anz not expecting loss

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    ANZ not expecting losses from Opes saga

    April 7, 2008 - 11:57AM

    ANZ Banking Group Ltd does not expect any material losses from its exposure to the Opes Prime collapse, bank boss Mike Smith said on Monday.

    ANZ, which is owed about $650 million as one of Opes' secured creditors, has been selling off a portfolio of shares used as security for the loan.

    Mr Smith gave a short update on the Opes issue during a briefing to investors on Monday after the bank revised its estimated first half total provision to $975 million.

    "Although we don't expect any material losses from this, or other broker exposures, I am mindful of the effect on our reputation and on the many Opes clients who are being impacted by the fallout from the actions of Opes Prime," Mr Smith said.

    Mr Smith said ANZ was now undertaking a full review of the risks involved in its securities lending business.

    "That should be ready fairly soon," he said.

    "In the meantime we have to protect our commercial position and our shareholders' interests.

    "We're doing that in a measured and in a careful way, which includes working very closely with regulators to resolve some of the very complex issues which have emerged in ... the last 10 days.

    "It's tough for everybody. When irregularities of this nature occur within a company, there are no winners."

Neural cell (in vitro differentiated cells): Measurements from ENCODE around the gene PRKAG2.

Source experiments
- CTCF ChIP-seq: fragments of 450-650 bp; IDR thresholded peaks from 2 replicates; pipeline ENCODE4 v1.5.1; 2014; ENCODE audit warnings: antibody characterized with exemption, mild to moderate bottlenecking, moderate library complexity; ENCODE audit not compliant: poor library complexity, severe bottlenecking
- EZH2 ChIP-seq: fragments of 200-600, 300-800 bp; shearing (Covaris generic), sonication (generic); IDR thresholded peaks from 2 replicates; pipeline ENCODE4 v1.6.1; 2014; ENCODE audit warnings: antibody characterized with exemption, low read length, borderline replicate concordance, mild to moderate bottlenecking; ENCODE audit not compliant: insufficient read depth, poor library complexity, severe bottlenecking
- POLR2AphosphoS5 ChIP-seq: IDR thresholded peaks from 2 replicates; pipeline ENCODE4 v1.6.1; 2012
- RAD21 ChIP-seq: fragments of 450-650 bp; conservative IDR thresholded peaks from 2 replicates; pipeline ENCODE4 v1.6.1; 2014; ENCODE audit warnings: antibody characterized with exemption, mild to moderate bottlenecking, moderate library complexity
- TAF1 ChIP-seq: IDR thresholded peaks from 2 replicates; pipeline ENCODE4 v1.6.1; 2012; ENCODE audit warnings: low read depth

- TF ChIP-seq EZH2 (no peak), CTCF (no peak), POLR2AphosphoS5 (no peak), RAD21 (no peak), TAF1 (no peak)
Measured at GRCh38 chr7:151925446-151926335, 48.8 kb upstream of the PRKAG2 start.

Mr Smith said ANZ would still be supporting Opes if irregularities had not been discovered inside the company.

    Earlier on Monday, ANZ announced its first half credit provisions would exceed the consensus of market expectations, mainly due to a higher collective provision charge.

    Its collective provisions will include around a $350 million sum set aside for the risks inherent in its institutional portfolio.

    Those provision reflects a small number of downgrades in commercial property and broking industry segments, stronger portfolio growth in institutional and an allowance for secondary impacts of the market turmoil generally, it said.

    Opes specialised in securities lending until it was placed in receivership owing more than $1 billion to secured creditors, primarily ANZ Banking Group Ltd and Merrill Lynch.

    To recoup their loans, the secured creditors started selling shares placed with Opes by as many as 1,200 clients.
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